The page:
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Abstract  

Lauroyl peroxide (LPO) is a typical organic peroxide that has caused many thermal runaway reactions and explosions. Differential scanning calorimetry (DSC) was employed to determine the fundamental thermokinetic parameters that involved exothermic onset temperature (T0), heat of decomposition (ΔHd), and other safety parameters for loss prevention of runaway reactions and thermal explosions. Frequency factor (A) and activation energy (Ea) were calculated by Kissinger model, Ozawa equation, and thermal safety software (TSS) series via DSC experimental data. Liquid thermal explosion (LTE) by TSS was employed to simulate the thermal explosion development for various types of storage tank. In view of loss prevention, calorimetric application and model analysis to integrate thermal hazard development were necessary and useful for inherently safer design.

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Abstract  

Organic peroxides have caused many serious explosions and fires that were promoted by thermal instability, chemical pollutants, and even mechanical shock. Cumene hydroperoxide (CHP) has been employed in polymerization and for producing phenol and dicumyl peroxide (DCPO). Differential scanning calorimetry (DSC) has been used to assess the thermal hazards associated with CHP contacting sodium hydroxide (NaOH). Thermokinetic parameters, such as exothermic onset temperature (T 0), peak temperature (T max), and enthalpy (ΔH) were obtained. Experimental data were obtained using DSC and curve fitting using thermal safety software (TSS) was employed to obtain the kinetic parameters. Isothermal microcalorimetry (thermal activity monitor, TAM) was used to investigate the thermal hazards associated with storing of CHP and CHP mixed with NaOH under isothermal conditions. TAM showed that in the temperature range from 70 to 90°C an autocatalytic reaction occurs. This was apparent in the thermal curves. Depending on the operating conditions, NaOH may be one of the chemicals or catalysts incompatible with CHP. When CHP was mixed with NaOH, the T 0 is lower and reactions become more complex than those associated with assessment of the decomposition of the pure peroxide. The data by curve fitting indicated that the activation energy (E a) for the induced decomposition is smaller than that for decomposition of CHP in the absence of hydroxide.

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Abstract  

Dicumyl peroxide (DCPO) is usually employed as an initiator for polymerization, a source of free radicals, a hardener, and a linking agent. In Asia, due to its unstable reactive nature, DCPO has caused many thermal explosions and runaway reaction incidents in the manufacturing process. This study was conducted to elucidate its essentially thermal hazard characteristics. In order to analyze the runaway behavior of DCPO in a batch reactor, thermokinetic parameters, such as heat of decomposition (ΔH d) and exothermic onset temperature (T 0), were measured via differential scanning calorimetry (DSC). Thermal runaway phenomena were then thoroughly investigated by DSC. The thermokinetics of DCPO mixed with acids or bases were determined by DSC, and the experimental data were compared with kinetics-based curve fitting of thermal safety software (TSS). Solid thermal explosion (STE) and liquid thermal explosion (LTE) simulations of TSS were applied to determine the fundamental thermal explosion behavior in large tanks or drums. Results from curve fitting indicated that all of the acids or bases could induce exothermic reactions at even an earlier stage of the experiments. In order to diminish the extent of hazard, hazard information must be provided to the manufacturing process. Thermal hazard of DCPO mixed with nitric acid (HNO3) was more dangerous than with other acids including sulfuric acid (H2SO4), phosphoric acid (H3PO4), and hydrochloric acid (HCl). By DSC, T 0, heat of decomposition (ΔH d), and activation energy (E a) of DCPO mixed with HNO3 were calculated to be 70 °C, 911 J g−1, and 33 kJ mol−1, respectively.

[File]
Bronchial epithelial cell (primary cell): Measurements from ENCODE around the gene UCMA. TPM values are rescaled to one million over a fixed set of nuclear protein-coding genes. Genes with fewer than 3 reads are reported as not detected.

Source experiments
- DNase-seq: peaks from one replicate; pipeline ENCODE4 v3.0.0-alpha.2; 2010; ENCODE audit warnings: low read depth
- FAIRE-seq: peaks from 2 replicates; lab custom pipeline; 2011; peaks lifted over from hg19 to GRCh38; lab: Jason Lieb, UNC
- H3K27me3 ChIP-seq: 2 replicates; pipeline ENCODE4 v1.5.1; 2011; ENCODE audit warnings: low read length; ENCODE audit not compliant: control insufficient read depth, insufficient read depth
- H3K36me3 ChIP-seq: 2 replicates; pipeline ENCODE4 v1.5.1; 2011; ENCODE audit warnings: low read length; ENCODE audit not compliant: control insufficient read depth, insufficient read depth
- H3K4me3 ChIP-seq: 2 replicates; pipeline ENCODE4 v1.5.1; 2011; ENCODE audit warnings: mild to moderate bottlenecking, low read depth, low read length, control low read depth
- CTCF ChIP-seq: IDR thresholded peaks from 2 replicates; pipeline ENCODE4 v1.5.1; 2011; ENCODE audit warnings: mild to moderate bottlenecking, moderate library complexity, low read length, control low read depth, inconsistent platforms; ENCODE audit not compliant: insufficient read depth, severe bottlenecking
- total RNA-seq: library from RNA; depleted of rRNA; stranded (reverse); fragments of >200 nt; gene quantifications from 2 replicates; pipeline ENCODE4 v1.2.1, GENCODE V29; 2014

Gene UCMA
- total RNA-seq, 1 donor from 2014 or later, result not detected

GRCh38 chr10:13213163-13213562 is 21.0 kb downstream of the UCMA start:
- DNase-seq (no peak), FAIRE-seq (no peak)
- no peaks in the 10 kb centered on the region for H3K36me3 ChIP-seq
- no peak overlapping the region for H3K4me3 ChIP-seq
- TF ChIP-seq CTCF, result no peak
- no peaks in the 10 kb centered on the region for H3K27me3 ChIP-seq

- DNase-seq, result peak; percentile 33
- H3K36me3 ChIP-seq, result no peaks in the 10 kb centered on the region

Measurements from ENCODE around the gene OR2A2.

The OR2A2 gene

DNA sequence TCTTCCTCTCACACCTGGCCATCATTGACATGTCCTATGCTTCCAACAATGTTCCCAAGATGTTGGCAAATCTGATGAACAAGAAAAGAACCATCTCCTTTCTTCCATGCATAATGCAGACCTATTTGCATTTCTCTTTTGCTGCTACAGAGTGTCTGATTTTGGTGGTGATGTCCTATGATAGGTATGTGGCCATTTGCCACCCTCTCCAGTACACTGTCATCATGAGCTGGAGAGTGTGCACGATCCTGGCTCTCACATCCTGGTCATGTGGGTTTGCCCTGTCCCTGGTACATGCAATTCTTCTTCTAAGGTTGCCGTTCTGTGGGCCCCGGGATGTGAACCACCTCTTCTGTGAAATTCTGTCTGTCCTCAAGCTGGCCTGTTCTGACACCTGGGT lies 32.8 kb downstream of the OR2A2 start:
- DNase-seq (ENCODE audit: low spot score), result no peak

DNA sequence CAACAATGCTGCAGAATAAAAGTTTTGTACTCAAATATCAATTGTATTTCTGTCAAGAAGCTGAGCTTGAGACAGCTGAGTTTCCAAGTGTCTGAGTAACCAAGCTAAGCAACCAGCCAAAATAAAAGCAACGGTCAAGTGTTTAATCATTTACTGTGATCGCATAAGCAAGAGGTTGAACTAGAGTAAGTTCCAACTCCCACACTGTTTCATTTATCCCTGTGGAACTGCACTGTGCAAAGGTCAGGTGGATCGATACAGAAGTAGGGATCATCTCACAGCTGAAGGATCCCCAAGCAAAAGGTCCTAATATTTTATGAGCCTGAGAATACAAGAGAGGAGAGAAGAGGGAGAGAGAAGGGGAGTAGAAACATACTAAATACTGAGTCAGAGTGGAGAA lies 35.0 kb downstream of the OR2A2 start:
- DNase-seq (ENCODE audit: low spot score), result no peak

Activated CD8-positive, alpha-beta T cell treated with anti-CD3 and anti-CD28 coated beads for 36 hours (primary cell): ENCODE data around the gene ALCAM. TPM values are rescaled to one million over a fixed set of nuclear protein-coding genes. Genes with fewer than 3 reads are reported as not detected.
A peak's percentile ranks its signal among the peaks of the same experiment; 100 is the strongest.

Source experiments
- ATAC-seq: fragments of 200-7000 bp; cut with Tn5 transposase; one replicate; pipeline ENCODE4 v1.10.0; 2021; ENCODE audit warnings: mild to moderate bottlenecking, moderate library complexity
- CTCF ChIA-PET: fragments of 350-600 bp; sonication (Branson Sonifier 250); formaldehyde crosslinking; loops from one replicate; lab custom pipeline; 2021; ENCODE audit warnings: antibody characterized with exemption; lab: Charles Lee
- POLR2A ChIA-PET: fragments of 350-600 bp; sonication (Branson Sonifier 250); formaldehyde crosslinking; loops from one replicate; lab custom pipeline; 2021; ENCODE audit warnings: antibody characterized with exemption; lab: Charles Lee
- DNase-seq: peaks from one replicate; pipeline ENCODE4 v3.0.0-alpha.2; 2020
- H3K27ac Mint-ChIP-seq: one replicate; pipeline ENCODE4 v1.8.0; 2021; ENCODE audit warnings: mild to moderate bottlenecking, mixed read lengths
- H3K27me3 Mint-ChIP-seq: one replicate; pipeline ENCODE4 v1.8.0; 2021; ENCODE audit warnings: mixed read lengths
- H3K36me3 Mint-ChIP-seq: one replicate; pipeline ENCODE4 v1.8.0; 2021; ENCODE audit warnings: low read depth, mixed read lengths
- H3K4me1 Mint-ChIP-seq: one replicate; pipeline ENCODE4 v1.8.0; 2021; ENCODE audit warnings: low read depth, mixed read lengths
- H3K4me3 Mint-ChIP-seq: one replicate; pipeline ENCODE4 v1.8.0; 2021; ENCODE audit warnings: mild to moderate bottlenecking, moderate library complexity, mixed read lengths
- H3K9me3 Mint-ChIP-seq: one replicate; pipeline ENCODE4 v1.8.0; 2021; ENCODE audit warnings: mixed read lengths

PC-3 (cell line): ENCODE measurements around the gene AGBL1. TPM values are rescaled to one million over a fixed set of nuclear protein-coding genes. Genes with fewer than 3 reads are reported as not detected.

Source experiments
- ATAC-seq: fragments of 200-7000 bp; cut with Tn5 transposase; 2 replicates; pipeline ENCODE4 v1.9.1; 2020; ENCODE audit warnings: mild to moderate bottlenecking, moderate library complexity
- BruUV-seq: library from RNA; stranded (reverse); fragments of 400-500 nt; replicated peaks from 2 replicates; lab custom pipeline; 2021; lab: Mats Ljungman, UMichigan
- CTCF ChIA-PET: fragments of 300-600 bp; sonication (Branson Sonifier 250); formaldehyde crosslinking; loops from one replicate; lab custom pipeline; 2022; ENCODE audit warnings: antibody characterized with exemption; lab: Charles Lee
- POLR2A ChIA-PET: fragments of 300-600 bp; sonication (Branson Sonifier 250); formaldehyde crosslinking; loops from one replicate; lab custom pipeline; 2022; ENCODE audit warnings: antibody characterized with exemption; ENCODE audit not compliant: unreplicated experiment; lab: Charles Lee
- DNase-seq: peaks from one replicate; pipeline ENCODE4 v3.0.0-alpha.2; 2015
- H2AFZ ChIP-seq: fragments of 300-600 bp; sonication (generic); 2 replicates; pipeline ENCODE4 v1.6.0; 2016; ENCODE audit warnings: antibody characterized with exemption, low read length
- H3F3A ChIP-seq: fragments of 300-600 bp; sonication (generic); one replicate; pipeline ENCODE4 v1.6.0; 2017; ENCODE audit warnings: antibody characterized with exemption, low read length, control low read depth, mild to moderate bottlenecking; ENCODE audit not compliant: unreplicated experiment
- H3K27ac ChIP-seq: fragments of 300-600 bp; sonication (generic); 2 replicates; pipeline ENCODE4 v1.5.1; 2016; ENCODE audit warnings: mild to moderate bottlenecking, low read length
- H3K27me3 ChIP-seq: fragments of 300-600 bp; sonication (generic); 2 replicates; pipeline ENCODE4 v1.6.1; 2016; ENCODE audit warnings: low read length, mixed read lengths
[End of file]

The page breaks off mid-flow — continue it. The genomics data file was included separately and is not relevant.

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-isothermal conditions. Kinetic models and algorithms for thermal analysis were invented by Kossoy, Akhmetshin, and their associates (2007) of the Thermal Safety Software (TSS) [ 1 – 6 ]. Inputting experimentally derived data of interest into TSS is a simple analytical

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was applied to evaluate for large-scale reactive materials by means of applying a model of the calorimetric technique to evaluate the fundamental exothermic behavior of small-scale ones. The thermal safety software (TSS) package developed by ChemInform

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-009-0592-4 . 16. Thermal safety software (TSS) . St. Petersburg, Russia : ChemInform Saint-Petersburg (CISP) Ltd . http://www.cisp.spb.ru . 17. You , ML , Shu , CM 2011 Further

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